Moreover, its ultimate success isn’t guaranteed.

Perhaps it will succeed against legal challenges. Perhaps the makeup of the court will shift again. (I have been praying with all of my might for a comet to fly up Clarence Thomas’s urethra for years. Feel free to join me in that.) Maybe a new administration will change or abandon the plan altogether. And there’s nothing stopping this or any future Congress from introducing a bill with clearer student loan forgiveness terms that the Supreme Court cannot strike down.

What’s broken in our system today may be fixed tomorrow.

Sadly, as we’ve seen, the reverse is also true.

No one is coming to save you

Piggy and I have one goal that unifies everything we write.

We want to tell you how we think the world should work. Because we want you to expect more and demand better. But we also want to teach you how to be successful in the imperfect world we live in today.

It’s not fair that higher education has become a key that gatekeeps entry into the middle class. We attribute the skyrocketing cost of a college degree primarily to the insatiable greed of a tiny portion of already-wealthy people and institutions. It’s not right that students and parents feel pressured to take out loans they can’t afford. It’s not fair that wages have stagnated despite our ever-improving qualifications. It makes no sense that we charge people money to become more productive and effective members of our society. And so on, and so on.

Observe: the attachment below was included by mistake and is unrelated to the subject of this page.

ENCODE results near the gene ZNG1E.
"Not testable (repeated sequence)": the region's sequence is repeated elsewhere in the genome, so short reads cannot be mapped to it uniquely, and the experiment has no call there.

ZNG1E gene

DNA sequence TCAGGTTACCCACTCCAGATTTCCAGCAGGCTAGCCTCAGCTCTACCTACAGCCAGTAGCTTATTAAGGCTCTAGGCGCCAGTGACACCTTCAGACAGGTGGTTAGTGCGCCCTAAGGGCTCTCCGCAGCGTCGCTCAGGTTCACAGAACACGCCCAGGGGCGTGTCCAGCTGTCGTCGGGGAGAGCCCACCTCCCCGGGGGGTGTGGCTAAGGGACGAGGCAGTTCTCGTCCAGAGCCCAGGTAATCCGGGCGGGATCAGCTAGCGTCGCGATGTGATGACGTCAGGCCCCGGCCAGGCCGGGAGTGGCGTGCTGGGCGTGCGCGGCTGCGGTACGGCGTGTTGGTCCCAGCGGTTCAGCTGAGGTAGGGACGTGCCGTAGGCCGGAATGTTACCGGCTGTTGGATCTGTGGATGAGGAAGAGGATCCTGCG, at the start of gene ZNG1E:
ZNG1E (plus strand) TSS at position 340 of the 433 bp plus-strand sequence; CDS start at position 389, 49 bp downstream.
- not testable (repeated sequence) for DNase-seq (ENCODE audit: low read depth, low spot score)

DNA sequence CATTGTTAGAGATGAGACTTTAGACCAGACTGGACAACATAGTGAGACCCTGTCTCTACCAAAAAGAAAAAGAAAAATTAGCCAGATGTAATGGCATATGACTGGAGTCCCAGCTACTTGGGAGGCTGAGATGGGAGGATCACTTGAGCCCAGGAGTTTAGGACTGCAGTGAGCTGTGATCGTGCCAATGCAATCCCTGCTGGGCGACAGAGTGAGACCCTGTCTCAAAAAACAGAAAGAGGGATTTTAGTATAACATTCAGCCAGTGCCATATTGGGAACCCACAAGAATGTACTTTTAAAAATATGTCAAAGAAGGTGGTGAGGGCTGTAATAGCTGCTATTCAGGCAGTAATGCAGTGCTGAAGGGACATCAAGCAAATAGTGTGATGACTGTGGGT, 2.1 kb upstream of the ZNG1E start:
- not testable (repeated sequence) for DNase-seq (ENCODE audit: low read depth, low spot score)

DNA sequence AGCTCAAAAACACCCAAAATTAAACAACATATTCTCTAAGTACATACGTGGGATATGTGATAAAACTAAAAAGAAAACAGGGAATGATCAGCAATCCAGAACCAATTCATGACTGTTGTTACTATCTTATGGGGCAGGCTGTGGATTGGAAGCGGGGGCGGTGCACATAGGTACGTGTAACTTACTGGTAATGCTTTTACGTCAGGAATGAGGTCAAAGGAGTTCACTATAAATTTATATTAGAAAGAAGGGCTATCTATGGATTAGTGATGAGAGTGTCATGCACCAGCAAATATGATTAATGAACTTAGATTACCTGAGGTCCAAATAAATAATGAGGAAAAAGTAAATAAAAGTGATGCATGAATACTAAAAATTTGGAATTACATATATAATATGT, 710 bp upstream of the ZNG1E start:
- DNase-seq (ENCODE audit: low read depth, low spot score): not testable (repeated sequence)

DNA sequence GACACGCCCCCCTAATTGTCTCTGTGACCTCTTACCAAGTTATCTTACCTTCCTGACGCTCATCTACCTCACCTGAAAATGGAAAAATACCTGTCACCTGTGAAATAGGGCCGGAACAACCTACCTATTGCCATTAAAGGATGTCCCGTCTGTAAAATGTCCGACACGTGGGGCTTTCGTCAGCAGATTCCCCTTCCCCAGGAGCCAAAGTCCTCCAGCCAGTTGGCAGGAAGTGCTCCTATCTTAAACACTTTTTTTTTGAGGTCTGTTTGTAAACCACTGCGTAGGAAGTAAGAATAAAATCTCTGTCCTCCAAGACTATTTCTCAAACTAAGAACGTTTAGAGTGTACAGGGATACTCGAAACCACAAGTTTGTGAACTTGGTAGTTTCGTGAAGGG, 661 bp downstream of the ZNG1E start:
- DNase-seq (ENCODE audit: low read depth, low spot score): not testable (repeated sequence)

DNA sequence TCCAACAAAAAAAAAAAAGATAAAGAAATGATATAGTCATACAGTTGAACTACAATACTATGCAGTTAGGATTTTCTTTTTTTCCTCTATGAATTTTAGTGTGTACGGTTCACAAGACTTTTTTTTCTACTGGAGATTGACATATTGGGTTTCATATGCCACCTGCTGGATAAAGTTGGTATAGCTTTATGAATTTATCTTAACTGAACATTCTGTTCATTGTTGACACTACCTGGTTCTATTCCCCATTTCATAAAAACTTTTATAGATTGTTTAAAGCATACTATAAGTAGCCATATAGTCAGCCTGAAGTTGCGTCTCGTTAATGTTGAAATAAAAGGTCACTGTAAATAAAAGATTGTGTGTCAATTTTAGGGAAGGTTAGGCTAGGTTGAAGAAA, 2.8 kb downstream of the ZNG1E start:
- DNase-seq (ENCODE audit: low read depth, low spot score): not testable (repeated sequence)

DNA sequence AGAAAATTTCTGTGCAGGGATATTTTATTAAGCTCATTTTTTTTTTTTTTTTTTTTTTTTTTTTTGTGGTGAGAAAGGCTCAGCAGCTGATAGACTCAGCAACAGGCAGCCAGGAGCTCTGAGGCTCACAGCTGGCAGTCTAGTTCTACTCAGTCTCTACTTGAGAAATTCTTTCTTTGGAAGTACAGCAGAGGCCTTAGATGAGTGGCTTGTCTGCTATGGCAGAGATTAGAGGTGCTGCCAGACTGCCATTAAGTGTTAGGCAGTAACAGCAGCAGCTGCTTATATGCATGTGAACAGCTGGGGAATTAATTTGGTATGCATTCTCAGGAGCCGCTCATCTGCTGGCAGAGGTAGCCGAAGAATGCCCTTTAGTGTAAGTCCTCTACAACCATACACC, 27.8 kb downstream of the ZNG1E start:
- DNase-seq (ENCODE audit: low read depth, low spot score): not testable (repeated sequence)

But here’s the practical takeaway, for the world we live in today, where all that unfair shit holds true.

Assume that no one is coming to save you. Ever.

We have some social safety nets. And it’s great when they catch people. But they are woefully inadequate, under constant attack, and prone to change with no notice and no redress, as they did in this case.

If you want to live a life of peace and security, never make your fallback plans hinge on others. Especially the rich and powerful. They have no reason to redistribute their wealth or power down to you. Rather than taking pity on struggling people and helping them out, they’re more likely to use your vulnerability to further entrench their own wealth and security.

So to whatever extent you can, plan accordingly. Keep emergency funds. Have backup plans. Make backup plans to the backup plans. Whenever possible, make the most self-reliant decisions you can. If you’re able, make yourself ready to help others in your immediate community, since so many aspects of our broader society seem broken and uncaring.

Wait and hope

I know how disappointing this news is. This legislation had the power to bring immediate relief to millions of struggling, desperate people. Thinking of them, I don’t fully know what to say.